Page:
Almost nothing is clear at the start of Steven Soderbergh’s playful but pointed neo-noir No Sudden Move, set in 1954 Detroit: Ex-con Curt Goynes (Don Cheadle) accepts a fishy-sounding job from a mysterious middleman known as Jones (Brendan Fraser). All he has to do is “babysit” a family while another one of Jones’ guys escorts the head of the household, a midlevel auto executive, to his office to retrieve a piece of secret paperwork from a safe. It’s one of those what’s-going-on? setups that throws you in at the deep end.
But part of the fun of No Sudden Move is that we figure out what’s going on almost as the characters do. The story—from a script by veteran screenwriter Ed Solomon—rarely follows a straight, definitive line. Instead, it backtracks and turns unexpected corners, eventually filling in a dramatic tapestry of corporate intrigue and greed, miserable if seemingly perfect families, and the damning insecurities and machinations of white people. (One character in the film refers to “urban renewal” as “Negro removal.”) No Sudden Move riffs on stereotypes of the 1950s, even as it suggests we haven’t come as far as we might think.
Once Goynes signs on to the supposedly simple job Jones sketches for him, he’s matched with Ronald Russo (Benecio Del Toro), a lackadaisical thug who makes it clear he’s none too happy to be working with a Black guy, and a hothead named Charley (Kieran Culkin), who’ll be in charge of escorting that unfortunate auto exec, Matt Wertz (David Harbour), to the office. Meanwhile, Goynes and Russo—having invaded the tidy but claustrophobically wallpapered Wertz home wearing ridiculous masks that make them look like Lone Ranger rejects—keep an eye on Wertz’s family, holding them casually at gunpoint. For reasons the movie hints at early on, wife Mary (Amy Seimetz) is coming unglued; she lights one jittery cigarette after another, her eyes darting about sharply, as her older child, the adolescent Matthew (Noah Jupe), hovers protectively nearby. The house they live in is pure 1950s in its manicured averageness—yet it also seems too small to hold them and all their subterranean problems. Goynes, Russo, and all the other men who set foot in it at one time or another (including a possibly shifty, possibly stalwart detective, played by Jon Hamm) seem way too large for its modest frame.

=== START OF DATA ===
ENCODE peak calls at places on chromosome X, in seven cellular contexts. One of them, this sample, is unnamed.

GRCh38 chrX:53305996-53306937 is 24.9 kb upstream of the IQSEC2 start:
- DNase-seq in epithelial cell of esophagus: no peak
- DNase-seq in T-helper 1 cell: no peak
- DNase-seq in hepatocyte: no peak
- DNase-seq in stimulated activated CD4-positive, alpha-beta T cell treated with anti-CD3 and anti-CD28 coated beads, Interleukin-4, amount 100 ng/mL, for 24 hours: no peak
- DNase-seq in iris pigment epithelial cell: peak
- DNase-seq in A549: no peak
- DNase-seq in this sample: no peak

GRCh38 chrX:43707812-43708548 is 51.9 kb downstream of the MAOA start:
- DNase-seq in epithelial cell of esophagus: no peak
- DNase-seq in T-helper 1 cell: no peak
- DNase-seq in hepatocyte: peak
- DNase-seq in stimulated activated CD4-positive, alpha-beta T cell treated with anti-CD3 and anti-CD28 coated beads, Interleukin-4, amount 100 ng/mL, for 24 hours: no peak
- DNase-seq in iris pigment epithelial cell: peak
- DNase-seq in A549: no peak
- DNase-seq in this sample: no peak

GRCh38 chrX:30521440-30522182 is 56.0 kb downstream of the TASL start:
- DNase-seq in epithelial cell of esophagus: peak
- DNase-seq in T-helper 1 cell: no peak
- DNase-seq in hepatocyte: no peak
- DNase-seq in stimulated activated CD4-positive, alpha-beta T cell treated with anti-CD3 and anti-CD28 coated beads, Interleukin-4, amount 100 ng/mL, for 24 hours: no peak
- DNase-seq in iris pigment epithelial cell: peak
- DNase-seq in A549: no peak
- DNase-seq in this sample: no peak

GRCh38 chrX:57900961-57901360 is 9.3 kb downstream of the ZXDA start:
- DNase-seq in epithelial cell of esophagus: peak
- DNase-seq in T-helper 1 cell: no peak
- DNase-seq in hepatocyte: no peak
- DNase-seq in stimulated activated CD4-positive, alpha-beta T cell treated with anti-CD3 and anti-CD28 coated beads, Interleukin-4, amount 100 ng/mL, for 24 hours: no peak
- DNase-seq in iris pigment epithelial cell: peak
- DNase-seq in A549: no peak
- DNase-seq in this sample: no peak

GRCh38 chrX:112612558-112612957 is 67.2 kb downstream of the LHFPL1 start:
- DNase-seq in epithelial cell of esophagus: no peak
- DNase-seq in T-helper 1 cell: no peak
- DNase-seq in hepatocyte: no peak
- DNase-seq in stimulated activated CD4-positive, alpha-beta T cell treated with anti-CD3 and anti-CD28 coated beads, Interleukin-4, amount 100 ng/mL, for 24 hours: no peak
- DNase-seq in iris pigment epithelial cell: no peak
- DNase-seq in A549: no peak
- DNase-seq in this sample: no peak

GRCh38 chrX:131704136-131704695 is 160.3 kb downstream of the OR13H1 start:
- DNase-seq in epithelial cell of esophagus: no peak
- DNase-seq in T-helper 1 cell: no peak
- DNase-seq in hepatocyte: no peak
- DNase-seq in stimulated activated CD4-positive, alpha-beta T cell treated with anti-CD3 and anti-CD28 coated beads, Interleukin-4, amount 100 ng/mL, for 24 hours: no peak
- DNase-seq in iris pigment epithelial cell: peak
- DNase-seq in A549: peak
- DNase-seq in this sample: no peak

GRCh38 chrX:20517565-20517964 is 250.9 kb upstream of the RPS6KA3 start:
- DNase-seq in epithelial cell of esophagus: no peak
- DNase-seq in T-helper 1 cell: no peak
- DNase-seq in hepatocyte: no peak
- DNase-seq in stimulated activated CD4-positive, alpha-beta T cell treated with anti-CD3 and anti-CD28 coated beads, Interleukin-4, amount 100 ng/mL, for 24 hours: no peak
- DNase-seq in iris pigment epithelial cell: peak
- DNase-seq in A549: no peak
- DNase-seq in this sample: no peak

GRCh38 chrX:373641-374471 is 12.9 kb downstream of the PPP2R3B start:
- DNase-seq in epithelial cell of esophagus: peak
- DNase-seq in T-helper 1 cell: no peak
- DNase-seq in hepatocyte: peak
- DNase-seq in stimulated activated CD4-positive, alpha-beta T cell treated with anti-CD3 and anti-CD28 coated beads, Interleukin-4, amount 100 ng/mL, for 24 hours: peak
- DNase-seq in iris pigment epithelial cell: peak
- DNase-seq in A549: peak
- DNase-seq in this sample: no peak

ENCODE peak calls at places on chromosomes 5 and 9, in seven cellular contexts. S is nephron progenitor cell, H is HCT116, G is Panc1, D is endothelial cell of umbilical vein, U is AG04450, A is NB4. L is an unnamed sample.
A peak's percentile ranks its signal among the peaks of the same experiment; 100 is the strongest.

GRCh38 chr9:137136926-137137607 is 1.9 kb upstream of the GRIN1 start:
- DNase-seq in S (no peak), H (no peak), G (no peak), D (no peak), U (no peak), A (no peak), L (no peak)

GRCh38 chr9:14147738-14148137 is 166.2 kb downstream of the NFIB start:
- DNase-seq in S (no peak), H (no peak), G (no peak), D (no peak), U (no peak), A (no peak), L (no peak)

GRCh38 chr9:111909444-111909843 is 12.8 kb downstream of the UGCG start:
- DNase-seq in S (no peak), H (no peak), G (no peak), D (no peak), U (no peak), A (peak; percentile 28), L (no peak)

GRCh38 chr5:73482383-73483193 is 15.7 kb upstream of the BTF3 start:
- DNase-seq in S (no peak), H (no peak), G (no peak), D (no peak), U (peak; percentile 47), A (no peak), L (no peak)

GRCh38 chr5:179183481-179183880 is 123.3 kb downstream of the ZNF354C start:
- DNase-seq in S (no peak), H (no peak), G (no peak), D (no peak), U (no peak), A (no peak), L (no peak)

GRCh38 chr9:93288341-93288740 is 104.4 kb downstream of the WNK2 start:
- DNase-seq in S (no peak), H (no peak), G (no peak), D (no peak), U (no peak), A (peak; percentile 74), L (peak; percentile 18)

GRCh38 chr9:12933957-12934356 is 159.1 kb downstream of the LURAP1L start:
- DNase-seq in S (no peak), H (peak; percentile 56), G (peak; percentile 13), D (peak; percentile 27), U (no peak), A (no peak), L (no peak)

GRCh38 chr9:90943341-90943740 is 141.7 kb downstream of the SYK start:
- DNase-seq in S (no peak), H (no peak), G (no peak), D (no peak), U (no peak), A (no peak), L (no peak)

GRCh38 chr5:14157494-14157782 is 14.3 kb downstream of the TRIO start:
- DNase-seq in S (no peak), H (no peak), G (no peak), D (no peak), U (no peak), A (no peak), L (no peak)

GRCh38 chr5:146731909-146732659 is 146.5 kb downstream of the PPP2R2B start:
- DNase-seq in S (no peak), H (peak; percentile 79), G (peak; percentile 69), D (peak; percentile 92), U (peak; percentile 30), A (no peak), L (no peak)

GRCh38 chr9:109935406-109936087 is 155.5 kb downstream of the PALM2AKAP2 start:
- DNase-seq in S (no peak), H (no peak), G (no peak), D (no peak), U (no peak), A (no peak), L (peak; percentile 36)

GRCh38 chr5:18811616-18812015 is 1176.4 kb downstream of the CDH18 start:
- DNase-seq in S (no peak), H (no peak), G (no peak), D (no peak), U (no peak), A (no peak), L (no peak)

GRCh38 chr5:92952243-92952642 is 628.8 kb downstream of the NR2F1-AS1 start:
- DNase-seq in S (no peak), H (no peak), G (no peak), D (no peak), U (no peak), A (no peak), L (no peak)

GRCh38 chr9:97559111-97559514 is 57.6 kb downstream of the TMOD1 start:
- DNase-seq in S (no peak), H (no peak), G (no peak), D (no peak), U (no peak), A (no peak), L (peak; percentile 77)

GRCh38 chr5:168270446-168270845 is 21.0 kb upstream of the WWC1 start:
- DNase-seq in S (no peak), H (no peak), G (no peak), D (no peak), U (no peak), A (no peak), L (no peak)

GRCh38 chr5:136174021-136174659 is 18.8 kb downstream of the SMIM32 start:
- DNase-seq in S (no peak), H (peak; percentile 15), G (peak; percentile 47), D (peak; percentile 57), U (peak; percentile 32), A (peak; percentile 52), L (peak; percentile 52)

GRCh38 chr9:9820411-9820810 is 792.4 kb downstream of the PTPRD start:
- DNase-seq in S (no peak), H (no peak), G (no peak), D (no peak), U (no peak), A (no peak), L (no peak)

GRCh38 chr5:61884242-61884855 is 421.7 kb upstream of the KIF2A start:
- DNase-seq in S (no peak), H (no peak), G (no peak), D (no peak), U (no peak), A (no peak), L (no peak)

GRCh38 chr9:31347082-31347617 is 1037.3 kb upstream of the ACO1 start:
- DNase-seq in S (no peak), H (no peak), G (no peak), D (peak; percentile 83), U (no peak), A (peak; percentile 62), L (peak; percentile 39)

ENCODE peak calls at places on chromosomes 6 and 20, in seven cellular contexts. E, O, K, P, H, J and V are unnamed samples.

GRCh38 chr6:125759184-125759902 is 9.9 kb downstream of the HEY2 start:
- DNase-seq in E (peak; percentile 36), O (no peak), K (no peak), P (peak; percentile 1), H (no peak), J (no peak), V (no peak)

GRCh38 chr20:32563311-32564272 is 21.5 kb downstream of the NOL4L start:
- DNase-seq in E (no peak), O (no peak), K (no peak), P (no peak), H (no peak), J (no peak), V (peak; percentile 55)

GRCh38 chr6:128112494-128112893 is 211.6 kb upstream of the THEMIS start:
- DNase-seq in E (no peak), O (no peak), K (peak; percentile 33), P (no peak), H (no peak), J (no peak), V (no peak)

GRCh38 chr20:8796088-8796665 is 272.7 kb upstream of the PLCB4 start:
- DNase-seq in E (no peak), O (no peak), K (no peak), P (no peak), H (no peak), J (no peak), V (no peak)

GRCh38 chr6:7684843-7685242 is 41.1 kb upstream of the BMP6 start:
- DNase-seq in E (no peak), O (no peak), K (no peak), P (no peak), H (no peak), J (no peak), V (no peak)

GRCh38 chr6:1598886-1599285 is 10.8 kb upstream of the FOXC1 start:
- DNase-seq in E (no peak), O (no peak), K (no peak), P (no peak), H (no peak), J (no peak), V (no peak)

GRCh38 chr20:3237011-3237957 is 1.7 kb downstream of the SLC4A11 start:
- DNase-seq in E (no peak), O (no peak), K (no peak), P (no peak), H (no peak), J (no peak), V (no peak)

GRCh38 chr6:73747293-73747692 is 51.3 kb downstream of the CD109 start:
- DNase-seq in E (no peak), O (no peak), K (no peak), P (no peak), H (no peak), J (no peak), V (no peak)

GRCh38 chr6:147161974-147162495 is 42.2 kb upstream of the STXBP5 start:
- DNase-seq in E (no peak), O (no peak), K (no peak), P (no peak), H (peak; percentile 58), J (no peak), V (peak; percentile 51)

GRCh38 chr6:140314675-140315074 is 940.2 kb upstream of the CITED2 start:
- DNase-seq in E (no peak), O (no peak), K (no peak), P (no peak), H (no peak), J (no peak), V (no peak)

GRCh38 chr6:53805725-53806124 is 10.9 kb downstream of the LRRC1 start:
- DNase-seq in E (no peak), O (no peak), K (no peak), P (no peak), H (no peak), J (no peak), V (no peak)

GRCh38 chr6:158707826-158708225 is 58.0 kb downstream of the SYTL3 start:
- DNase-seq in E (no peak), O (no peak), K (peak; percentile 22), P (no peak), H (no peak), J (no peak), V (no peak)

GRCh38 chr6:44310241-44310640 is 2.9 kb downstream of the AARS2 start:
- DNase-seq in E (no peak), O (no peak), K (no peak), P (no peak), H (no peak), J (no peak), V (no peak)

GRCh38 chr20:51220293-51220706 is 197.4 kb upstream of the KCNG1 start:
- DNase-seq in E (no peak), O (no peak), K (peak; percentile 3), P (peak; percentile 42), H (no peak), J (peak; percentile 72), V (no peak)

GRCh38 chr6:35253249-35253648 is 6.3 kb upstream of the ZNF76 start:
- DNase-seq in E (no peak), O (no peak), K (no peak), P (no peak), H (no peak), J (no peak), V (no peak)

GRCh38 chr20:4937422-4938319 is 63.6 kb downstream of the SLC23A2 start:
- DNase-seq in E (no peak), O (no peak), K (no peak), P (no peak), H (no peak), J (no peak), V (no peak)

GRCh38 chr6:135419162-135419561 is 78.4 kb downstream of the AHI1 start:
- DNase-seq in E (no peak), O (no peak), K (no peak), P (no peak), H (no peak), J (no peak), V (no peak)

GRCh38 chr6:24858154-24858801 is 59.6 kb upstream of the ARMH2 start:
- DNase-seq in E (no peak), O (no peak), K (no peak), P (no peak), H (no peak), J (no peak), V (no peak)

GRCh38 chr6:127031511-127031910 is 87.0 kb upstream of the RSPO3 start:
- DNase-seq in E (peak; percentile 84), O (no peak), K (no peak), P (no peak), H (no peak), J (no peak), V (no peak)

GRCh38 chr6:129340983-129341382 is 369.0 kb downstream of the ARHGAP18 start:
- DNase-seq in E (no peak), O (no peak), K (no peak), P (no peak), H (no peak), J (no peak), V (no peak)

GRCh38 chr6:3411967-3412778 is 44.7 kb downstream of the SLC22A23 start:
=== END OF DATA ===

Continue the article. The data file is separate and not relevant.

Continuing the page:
What happens in that house is barely the beginning of No Sudden Move. Later we’ll meet two crime bosses, one hotheaded (Ray Liotta) and another who couldn’t be cooler (the always wonderful Bill Duke), as well as an auto-industry honcho played by a star, a Soderbergh regular whose name you can choose to guess, or not. Soderbergh navigates the story’s intricate zigging and zagging deftly; he also shot the film himself (using his favored alias Peter Andrews), tossing in a suitable number of noirish low angles.
But watching Cheadle may be the movie’s biggest pleasure. In one stunningly quiet scene, Goynes picks up a suitcase he’s stashed with a woman from his past, played by Lauren LaStrada. We don’t know much about what’s happened between them. And yet, from their faces we know everything—and then we learn even more when we hear a baby crying in another room, a noisy marker of this woman’s current life, one that can’t include Goynes. No Sudden Move is great fun to watch, but in this moment, Cheadle cuts through the film’s clever jauntiness and drifts toward another movie, one that exists only between the lines of this one. Words are important in No Sudden Move. But in a scene lasting all of five minutes, Cheadle’s face tells a whole story without them.
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